This Misunderstood Marketing Concept is Costing You Dearly

Let’s face it, marketing is expensive and it seems like much of the time we have no idea if our “investment” is even paying off. Fortunately, with new technologies emerging every day, it’s becoming more possible to track back an ROI. To have a positive ROI, you must identify your target, preferably before spending a dime. Influencer Marketing can be very effective, but most companies’ definition of “influence” is costly and leaves money on the table. Let’s take it one step further.

“Reach” Alone is Not Enough

For those unfamiliar with the term “reach,” it refers to the total number of people or households exposed to your marketing effort. This metric has been a staple for assessing the success and potential virality of a marketing campaign. Often, companies want to target blogs, magazines, or other websites that have thousands of readers. The more readers or followers a medium has, the higher your cost to access its megaphone.

More and more, individual writers and/or social icons command this megaphone. The mainstream assumption is that readers have a relationship with the influencer and trust her opinion. More importantly, they are willing to take an action based on something she writes, which has tangible value to the marketer.

While this assumption is valid, it can be costly if you stop at the influencer’s plug. Sure, if you’re lucky, Kim Kardashian’s $10,000 tweet about your brand may pay for itself. Hey, it may even make you a bit of money (though, this says it’s not worth it). Either way, you’re leaving money on the table by hoping a single star player’s reach will do it for you alone. There’s a better way to drive high conversion rates and attain lifetime customers for less. Here’s how…

Strong Ties Are What Count

Instead of focusing on who has the most reach, think about who has the strongest ties with individuals in your target market. The people who these individuals trust their business and personal lives with have the largest impact on their decisions. Quality over quantity.

If you can make a positive impression on those who your target trusts, and they pass this experience on, you will fast forward the marketing process all the way to a purchase decision. The only step left is to lower their barrier to buy and voilà, you have a new customer. Thanks to social media and other forms of sharing, this positive experience can reverberate through networks and have a dramatic impact on your business… if you’re optimizing for it that is.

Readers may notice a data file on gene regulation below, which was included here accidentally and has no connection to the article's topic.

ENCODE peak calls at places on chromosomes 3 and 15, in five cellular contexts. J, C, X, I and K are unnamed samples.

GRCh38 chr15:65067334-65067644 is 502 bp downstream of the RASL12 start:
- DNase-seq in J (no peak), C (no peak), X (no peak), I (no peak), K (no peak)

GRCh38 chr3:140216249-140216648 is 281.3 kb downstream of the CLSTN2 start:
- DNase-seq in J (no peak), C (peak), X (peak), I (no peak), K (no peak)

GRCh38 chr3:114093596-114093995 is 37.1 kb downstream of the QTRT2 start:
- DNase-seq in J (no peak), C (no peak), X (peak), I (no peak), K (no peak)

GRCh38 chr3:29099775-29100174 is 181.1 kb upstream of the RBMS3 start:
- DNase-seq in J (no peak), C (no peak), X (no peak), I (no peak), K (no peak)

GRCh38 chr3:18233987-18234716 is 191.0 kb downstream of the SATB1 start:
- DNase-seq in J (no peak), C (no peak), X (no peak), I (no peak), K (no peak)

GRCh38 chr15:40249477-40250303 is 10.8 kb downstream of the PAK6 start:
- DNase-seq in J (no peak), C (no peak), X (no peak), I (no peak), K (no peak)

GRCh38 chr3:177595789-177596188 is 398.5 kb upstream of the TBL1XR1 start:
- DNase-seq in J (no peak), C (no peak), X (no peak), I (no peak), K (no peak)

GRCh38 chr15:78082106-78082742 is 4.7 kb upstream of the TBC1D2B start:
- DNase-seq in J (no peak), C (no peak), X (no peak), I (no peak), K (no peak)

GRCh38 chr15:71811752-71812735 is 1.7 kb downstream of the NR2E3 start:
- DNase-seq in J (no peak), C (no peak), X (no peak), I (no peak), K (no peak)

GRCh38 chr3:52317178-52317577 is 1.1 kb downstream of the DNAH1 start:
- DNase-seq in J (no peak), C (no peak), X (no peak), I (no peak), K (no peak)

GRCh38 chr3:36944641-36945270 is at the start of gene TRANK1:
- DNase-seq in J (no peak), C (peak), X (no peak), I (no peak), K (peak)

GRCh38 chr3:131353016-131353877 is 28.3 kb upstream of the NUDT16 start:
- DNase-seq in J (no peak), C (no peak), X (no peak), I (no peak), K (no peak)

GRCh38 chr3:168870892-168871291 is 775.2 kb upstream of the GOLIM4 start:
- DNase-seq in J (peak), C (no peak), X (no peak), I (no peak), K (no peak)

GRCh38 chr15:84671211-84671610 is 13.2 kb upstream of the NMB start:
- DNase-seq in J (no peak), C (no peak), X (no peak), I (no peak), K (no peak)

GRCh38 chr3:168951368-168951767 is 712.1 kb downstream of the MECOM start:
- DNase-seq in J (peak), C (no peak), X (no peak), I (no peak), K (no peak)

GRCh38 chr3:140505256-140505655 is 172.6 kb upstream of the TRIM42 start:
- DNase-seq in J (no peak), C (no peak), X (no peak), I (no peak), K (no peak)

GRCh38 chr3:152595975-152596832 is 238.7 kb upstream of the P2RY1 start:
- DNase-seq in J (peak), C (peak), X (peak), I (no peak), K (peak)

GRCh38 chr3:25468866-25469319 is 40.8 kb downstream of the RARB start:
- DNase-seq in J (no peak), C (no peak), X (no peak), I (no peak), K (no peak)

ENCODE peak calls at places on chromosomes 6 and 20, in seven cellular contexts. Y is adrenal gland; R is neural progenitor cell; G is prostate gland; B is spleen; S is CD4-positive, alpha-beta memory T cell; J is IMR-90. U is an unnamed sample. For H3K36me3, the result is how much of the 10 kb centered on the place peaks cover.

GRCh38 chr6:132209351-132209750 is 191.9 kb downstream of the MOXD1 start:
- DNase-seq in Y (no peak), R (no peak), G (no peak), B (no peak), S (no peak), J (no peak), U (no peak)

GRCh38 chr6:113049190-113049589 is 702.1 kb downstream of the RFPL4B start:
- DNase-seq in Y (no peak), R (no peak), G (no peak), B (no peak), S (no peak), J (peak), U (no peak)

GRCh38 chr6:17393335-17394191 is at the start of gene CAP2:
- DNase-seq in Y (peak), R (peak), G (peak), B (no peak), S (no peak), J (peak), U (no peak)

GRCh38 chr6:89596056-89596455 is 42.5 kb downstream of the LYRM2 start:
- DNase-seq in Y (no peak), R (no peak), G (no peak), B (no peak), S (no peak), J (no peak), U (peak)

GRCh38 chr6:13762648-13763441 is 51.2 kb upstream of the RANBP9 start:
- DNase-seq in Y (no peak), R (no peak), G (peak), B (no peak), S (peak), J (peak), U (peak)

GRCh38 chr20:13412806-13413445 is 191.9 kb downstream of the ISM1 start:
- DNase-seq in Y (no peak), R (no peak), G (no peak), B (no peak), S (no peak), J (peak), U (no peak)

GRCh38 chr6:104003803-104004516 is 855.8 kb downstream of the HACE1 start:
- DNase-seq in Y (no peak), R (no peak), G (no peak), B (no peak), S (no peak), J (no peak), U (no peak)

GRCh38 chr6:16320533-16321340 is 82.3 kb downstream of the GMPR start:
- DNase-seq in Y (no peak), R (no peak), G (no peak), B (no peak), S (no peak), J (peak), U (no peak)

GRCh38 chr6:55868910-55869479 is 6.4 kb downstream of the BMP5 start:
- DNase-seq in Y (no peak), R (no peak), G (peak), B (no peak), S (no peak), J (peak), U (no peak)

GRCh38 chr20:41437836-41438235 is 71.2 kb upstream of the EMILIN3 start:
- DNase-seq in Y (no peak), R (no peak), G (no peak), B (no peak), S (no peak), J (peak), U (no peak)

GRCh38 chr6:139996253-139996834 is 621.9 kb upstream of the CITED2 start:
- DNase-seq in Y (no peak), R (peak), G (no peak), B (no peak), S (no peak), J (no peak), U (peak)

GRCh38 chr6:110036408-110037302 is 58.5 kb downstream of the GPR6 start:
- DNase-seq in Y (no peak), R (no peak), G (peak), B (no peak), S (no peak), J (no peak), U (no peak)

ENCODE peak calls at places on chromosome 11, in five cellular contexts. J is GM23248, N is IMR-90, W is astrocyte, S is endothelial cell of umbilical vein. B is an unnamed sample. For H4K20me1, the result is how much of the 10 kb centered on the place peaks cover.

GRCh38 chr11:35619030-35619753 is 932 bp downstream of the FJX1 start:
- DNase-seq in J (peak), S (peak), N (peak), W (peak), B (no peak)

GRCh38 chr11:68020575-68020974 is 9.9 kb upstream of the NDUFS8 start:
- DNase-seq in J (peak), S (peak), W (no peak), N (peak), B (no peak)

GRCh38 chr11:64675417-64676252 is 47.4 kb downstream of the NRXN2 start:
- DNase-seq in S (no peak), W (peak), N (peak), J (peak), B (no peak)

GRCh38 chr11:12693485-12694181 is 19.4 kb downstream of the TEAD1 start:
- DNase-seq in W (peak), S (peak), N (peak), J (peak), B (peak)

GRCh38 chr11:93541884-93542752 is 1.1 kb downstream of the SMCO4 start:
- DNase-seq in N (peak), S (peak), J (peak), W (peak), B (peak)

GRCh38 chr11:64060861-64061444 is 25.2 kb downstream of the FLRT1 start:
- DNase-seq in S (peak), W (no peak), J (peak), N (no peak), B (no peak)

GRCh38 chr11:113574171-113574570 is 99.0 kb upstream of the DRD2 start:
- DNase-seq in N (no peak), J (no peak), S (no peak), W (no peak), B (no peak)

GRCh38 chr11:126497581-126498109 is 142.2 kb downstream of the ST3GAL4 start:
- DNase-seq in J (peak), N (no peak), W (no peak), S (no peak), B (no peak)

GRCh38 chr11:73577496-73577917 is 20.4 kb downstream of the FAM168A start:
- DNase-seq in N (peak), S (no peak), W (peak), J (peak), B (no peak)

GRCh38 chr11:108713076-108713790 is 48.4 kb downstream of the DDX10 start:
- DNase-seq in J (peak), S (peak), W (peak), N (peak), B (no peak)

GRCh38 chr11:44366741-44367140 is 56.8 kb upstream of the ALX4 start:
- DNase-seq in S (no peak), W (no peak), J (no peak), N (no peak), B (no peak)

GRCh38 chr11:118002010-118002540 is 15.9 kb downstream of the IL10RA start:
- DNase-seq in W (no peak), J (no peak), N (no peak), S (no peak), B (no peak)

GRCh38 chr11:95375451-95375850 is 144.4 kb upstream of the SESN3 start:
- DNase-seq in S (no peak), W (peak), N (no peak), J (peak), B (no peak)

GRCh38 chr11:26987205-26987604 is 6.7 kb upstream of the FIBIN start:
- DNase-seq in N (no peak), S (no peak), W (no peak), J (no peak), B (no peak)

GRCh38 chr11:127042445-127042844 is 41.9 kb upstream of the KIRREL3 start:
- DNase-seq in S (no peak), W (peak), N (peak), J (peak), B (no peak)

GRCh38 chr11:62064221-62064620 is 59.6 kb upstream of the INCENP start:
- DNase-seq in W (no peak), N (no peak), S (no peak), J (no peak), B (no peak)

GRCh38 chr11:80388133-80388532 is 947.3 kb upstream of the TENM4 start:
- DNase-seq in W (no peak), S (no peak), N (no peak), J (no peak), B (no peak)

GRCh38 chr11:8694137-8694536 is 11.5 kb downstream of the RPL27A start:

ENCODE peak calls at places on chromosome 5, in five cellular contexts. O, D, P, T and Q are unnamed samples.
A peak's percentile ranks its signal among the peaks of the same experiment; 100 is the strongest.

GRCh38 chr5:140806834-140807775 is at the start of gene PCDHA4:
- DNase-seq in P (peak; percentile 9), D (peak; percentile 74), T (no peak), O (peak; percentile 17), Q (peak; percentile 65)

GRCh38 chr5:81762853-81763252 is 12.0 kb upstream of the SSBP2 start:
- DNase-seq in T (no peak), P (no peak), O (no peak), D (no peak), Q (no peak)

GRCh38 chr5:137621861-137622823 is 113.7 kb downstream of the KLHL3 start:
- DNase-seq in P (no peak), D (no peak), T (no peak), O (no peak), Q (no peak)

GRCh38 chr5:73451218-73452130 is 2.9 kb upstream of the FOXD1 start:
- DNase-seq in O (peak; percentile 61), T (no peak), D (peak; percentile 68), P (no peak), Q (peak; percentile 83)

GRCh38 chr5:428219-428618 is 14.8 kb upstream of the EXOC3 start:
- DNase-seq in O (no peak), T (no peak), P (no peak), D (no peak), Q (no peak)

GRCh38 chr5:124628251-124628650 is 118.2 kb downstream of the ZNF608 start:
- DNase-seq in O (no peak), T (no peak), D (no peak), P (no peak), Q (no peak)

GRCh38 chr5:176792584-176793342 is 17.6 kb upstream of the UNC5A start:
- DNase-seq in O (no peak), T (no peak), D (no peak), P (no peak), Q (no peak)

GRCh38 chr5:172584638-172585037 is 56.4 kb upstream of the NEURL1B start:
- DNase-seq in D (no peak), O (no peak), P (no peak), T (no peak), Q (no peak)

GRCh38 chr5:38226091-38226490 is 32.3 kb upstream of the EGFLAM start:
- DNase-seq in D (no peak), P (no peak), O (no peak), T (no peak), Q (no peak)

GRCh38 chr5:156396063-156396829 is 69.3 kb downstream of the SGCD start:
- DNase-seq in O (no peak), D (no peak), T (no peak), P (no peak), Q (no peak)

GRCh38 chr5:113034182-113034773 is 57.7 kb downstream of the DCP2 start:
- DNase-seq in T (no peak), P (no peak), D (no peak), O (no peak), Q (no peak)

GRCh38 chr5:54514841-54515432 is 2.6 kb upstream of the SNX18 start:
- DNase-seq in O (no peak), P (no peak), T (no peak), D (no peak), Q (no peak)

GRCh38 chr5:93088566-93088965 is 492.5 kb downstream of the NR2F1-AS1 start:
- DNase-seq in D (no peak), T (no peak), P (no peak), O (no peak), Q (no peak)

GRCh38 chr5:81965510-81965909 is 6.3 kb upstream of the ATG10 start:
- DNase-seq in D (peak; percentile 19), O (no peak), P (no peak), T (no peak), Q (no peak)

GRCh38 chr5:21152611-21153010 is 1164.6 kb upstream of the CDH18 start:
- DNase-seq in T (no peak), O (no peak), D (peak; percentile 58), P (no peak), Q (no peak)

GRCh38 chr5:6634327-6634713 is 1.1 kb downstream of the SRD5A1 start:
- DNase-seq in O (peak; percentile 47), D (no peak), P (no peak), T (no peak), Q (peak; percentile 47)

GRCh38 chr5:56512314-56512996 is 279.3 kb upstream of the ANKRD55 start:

Step-by-Step: How to Target Customers with Strong Ties

  1. Hone in on exactly who you want to target
    Be very specific about who your ideal customer is. Your messaging needs to be very specific, so when anyone hears your message, your prospect thinks, “that’s me to a tee!” Or their friend thinks, “that’s definitely right up [insert friend’s name]’s alley!” For example (to use within your org for describing your target audience):
Moms who do yoga that shop at Whole Foods and live in northern California.

2. Birds of a feather flock together
By being super specific, your initial pool of customers will be smaller than casting a wide generic net. Though, remember that birds of a feather flock together. Once you hone in and develop a relationship with one optimal customer, they are very likely to spread it to their peer group who are just like them. They will spread the word for you and your customer pool grows exponentially with high quality opportunities… for less.

3. Present them with a shareable product or experience